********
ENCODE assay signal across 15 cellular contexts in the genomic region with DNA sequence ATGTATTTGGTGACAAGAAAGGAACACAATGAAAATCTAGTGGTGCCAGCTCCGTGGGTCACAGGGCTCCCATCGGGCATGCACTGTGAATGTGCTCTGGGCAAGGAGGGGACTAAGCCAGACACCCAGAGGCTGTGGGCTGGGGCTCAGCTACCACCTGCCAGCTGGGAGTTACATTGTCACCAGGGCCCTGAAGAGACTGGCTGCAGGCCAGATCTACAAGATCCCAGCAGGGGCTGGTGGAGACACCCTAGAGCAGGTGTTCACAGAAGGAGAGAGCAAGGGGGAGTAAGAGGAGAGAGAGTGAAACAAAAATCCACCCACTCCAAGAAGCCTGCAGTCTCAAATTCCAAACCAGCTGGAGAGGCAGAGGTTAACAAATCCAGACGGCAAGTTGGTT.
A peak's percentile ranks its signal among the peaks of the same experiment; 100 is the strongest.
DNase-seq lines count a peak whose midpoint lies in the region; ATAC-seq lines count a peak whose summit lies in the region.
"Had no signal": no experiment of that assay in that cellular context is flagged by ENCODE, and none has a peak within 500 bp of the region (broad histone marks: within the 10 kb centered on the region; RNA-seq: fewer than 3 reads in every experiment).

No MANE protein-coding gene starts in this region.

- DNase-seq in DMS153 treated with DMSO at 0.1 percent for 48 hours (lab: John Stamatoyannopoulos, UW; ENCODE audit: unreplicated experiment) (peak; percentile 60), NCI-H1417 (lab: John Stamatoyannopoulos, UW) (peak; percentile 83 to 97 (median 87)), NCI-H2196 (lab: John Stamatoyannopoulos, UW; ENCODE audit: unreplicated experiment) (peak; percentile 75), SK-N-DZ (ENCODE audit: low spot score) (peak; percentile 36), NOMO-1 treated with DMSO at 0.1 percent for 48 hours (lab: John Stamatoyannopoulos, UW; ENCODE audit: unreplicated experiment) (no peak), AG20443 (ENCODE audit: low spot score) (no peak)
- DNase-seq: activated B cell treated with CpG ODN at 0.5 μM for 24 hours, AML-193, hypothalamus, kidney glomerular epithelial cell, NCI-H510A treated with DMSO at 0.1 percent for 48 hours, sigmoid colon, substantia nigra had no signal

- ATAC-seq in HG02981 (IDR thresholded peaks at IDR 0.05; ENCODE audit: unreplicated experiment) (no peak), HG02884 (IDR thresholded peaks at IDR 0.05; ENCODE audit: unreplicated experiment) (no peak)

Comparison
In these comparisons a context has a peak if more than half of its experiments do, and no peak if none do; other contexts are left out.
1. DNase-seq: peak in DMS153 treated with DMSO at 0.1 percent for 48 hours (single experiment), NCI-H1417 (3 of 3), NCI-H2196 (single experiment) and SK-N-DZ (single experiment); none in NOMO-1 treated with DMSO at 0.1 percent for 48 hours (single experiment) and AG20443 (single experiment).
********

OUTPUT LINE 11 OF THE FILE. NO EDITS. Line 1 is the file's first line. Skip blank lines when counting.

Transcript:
1. DNase-seq: peak in DMS153 treated with DMSO at 0.1 percent for 48 hours (single experiment), NCI-H1417 (3 of 3), NCI-H2196 (single experiment) and SK-N-DZ (single experiment); none in NOMO-1 treated with DMSO at 0.1 percent for 48 hours (single experiment) and AG20443 (single experiment).